A lottery scam using the San Diego County seal appears to be targeting veterans and senior citizens, warns the district attorney’s office, which is investigating and asking additional victims to report it.
“These scammers are using the legitimacy of a government seal to prey on vulnerable seniors who served their country. They’ve stolen at least one couple’s hard-earned savings in a brazen example of financial elder abuse,” said District Attorney Bonnie Dumanis. “It can be embarrassing for people to come forward once they realize they’ve been duped, but we want to help victims and hold these heartless scam artists responsible for their crimes.”
District attorney investigators say a retired San Diego couple received several phone calls telling them they had won as much as $2.5 million in a lottery, but they needed to send insurance information and state and federal taxes before the winnings could be deposited in their bank account.
As proof of the lottery win, the couple received a faxed letter that included the official seal of the County of San Diego, as well as a photocopy of a $2.5 check made out to them. The letter thanked the victims “for their service” and said the lottery winnings would be deposited into their Navy Federal Credit Union Account once the taxes were paid.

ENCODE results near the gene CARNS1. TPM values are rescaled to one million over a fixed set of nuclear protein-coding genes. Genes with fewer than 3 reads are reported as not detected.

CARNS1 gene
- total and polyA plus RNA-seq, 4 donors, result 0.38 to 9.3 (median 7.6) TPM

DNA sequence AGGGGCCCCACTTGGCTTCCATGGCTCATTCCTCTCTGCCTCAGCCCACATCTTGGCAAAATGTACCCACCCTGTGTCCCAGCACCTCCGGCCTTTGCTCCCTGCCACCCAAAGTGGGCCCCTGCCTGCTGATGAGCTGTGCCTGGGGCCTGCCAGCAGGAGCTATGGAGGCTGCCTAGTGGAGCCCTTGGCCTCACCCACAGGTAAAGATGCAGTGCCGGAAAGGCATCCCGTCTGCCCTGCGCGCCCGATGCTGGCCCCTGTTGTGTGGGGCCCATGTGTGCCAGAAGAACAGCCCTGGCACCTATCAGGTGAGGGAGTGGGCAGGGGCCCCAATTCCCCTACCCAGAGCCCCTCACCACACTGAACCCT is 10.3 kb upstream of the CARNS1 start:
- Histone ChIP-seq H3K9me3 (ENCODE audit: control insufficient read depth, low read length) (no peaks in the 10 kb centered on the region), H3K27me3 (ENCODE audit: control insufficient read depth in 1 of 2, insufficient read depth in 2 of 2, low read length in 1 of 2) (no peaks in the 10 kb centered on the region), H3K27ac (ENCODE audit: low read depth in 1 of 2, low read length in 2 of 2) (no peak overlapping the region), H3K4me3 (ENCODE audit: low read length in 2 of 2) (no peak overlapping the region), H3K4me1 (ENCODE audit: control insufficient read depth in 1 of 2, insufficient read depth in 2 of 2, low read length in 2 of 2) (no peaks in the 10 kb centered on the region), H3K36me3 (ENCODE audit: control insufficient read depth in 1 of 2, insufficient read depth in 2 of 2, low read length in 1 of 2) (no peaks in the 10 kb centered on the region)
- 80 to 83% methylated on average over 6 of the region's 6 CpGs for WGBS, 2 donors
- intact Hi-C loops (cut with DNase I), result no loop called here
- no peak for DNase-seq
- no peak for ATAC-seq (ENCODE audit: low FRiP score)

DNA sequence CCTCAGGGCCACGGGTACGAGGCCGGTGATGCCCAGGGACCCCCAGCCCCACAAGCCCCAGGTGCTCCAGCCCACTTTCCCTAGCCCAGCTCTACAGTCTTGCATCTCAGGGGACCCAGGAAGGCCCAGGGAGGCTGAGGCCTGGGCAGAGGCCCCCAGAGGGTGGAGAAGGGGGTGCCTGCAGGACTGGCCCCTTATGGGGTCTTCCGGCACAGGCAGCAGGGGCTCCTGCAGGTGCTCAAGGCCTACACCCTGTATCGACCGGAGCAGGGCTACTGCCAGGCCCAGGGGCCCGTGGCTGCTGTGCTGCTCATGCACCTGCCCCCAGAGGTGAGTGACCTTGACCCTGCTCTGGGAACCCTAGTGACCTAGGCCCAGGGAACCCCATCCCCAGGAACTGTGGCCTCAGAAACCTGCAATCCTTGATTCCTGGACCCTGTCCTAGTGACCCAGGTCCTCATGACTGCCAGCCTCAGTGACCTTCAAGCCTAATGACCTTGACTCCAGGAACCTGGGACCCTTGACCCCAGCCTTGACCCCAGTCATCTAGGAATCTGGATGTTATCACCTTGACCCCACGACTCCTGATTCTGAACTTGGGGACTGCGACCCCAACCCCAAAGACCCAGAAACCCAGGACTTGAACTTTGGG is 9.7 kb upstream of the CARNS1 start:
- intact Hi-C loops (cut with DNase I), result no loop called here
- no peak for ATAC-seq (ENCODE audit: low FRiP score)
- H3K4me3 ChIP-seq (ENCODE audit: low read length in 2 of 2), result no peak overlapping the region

As a result, the couple sent money grams and made bank transfers totaling more than $20,000 to various individuals, believing the money was required to receive the lottery winnings. Eventually, the couple provided their credit union account information and a Social Security number to allow the winnings to be transferred to their account, but instead the criminals emptied the couple’s savings account, stealing an additional $3,000, said the district attorney’s office.
“False lotteries are a common scam,” said Deputy District Attorney Paul Greenwood. “Seniors can protect themselves by always starting with the assumption that any telephone call or letter promising a prize is indeed fake, especially when there is a request for monies to be paid up front for taxes or other charges.”
To keep finances safe from scams, the district attorney’s office offered these tips:
•Sweepstakes and overseas lotteries are phony.
•Screen your calls before answering.
•Don’t be afraid to hang up on the perpetrator.
•Don’t let emotions cause you to react immediately to a phone call, letter or email.
•Always check with a professional adviser.
When people have been scammed once, their phone numbers and information are sold to other scam artists. Dumanis suggests victims consider changing their phone number to avoid an onslaught of predatory phone calls.
Additional victims of this scam or other suspected financial elder abuse can report it at 619-531-3245. Citizens are asked to call only if they have sent money to one of these scams and have not reported it to a law enforcement agency. Be prepared to leave name, contact information, including home address, and specifics about the suspected scam, said the district attorney’s office.